Guardianship and Conservatorship Law

Guardianship of Incapacitated or Disabled Individuals

Key Takeaways

  • Guardianship provides a “guardian” with the legal rights to make most decisions for a “ward.”
  • Typically, it involves making medical and legal decisions, and some financial decisions.
  • When an adult has a mental impairment that makes it difficult, or impossible, for them to make sound medical and legal choices for themselves, they may require a guardian who can make those decisions for them.

When you have a loved one with a significant disability or an age-related cognitive mental decline, you do the best you can to help and take care of them. Sometimes, that may mean making decisions for them if they cannot do so for themselves.

But when it comes to certain legal and medical issues, you don’t have an automatic right to make those choices on someone else’s behalf unless they are your minor children. If you have a loved one in your life who needs help making medical or end-of-life plans, you may want to consider getting guardianship of them.

If you are considering guardianship for a loved one or family member or have questions about guardianship, contact a lawyer with experience in guardianship cases.

What Is Guardianship?

Guardianship gives a “guardian” the legal right to make most decisions for a “ward.” Typically, it involves making health care, legal, and minor financial decisions. It also requires making sure the personal needs of the ward are met.

In many states, major financial responsibilities are handled through conservatorship, though the guardian and the conservator can be the same person.

When an adult has a mental impairment or special needs that make it difficult, or impossible, for them to make sound medical and legal choices for themselves, they may require a guardian who can make those decisions for them. Everything that guardians do for their wards must be done in the ward’s best interest. Guardians could potentially face an audit from the court where they have to justify expenditures and decisions they’ve made for their ward, so it’s imperative to prioritize the ward’s well-being.

How Do You Get Guardianship Over an Incapacitated Person?

Guardians have to be appointed through the court and with a court order. When a person thinks they may need to become someone’s guardian – like an adult child with a developmental disability, a sibling who has recently been in a disabling accident, or a parent showing signs of cognitive decline – they need to petition the court for a guardianship hearing.

At the hearing for the appointment of a guardian, the potential guardian and potential ward will need to appear before a judge who will decide if the guardianship is necessary. If the ward cannot appear in court because of their condition, the hearing can occur without their presence.

The guardian must produce evidence of the ward’s incapacitation, such as letters from doctors, health care providers, social workers, and people who know the guardian and the ward. Medical records will be helpful as well. Anything that would prove the disabled person needs is incapable of making their own decisions and requires supported decision-making.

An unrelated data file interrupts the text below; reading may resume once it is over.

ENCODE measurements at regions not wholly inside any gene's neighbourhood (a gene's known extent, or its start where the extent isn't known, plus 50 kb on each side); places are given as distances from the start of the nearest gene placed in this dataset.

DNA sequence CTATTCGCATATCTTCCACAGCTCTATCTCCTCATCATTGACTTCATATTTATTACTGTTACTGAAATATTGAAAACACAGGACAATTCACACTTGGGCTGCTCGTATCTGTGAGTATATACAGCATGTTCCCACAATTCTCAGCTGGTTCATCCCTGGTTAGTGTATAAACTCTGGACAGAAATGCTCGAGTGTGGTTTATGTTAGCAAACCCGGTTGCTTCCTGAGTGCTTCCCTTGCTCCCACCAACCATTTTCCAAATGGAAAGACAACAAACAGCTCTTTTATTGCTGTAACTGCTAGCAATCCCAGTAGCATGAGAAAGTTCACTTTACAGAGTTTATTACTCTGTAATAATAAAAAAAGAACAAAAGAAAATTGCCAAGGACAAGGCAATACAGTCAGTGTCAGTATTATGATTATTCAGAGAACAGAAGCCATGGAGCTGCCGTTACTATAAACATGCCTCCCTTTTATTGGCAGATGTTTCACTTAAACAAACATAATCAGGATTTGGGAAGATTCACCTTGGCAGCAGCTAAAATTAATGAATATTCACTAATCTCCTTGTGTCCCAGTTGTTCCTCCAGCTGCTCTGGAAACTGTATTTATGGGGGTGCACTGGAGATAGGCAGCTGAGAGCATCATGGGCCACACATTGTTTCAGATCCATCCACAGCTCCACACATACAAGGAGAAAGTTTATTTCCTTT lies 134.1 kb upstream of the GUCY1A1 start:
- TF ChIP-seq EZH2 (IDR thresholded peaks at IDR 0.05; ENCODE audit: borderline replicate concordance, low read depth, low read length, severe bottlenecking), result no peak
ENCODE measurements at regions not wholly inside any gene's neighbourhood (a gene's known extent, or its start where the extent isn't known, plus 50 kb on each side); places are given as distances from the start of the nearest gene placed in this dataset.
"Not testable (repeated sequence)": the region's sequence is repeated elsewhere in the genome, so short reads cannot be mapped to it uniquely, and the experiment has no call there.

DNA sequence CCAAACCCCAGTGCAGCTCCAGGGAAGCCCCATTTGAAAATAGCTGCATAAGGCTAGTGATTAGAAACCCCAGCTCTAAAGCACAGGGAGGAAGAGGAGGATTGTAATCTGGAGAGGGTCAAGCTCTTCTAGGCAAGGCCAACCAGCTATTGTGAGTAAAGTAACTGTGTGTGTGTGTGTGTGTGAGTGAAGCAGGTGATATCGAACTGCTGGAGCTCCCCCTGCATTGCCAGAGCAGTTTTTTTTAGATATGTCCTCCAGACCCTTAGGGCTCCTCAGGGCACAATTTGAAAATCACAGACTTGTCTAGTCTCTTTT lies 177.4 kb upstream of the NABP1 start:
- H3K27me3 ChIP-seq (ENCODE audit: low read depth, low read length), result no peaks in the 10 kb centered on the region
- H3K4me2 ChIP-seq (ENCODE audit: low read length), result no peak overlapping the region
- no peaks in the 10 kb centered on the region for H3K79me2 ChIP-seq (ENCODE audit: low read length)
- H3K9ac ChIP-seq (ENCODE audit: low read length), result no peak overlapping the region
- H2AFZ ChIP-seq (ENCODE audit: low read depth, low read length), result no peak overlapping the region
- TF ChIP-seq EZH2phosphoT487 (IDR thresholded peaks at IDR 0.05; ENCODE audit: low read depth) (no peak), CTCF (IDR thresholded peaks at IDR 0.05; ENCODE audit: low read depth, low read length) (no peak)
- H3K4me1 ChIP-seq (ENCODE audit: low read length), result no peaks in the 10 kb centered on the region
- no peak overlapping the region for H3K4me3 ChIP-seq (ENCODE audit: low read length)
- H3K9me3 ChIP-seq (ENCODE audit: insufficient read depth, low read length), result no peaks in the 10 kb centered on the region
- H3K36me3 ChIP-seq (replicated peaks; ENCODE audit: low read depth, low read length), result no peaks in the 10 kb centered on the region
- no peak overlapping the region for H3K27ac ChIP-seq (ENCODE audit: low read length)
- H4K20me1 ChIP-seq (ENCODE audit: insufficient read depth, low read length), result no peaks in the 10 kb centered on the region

The judge will ask both parties questions to determine if the incapacitated adult is legally incapacitated enough to require adult guardianship if the ward is capable of answering the questions. The guardian will be required to answer questions and explain why they would be fit for the role they’re seeking.

In some cases, the ward may challenge the guardianship, which they are allowed to do. Guardianships don’t have to be permanent. In some cases, such as temporary incapacity, guardianships can be reversed or revoked through another petition and hearing in the court.

An adult who has been placed in a medically induced coma after a car accident, for example, may require a guardian to make their medical decisions only until the ward is conscious and well enough to make their own choices again.

How Do You Know if Your Loved One Needs a Guardian?

If you have a loved one who is fully incapacitated, the need for a guardian may be obvious. But what if the potential ward’s case isn’t as severe?

In some cases, guardianship may be suggested by a professional who knows the ward well, like a physician or counselor. In other cases, you may notice that your loved one needs extra help; if they often seem confused or unreasonably forgetful, it may be hard or impossible for them to make rational choices. They need to be able to understand complex decisions, the reasons for them, and their consequences. Mental health deterioration can also prompt temporary guardianship.

If you suspect an adult loved one might not be able to recognize their circumstances when making medical or legal decisions, you may want to consider stepping in. A lawyer with guardianship law experience will be able to answer questions about the types of guardianship: full guardianship, temporary guardianship, and the scope of the person’s guardian.

It’s a good idea for aging parents who still have the total cognitive capacity to talk with their adult children about their preferences for medical decisions and the end-of-life care they may need as they age. These conversations may be uncomfortable, but they will help the children fulfill their parents’ wishes if they ever become their parents’ guardians.

An attorney experienced in guardianship will be the best resource for legal advice and guidance. Guardianship law and guardianship cases can be complicated and full of emotions. A lawyer will support you through the legal process.

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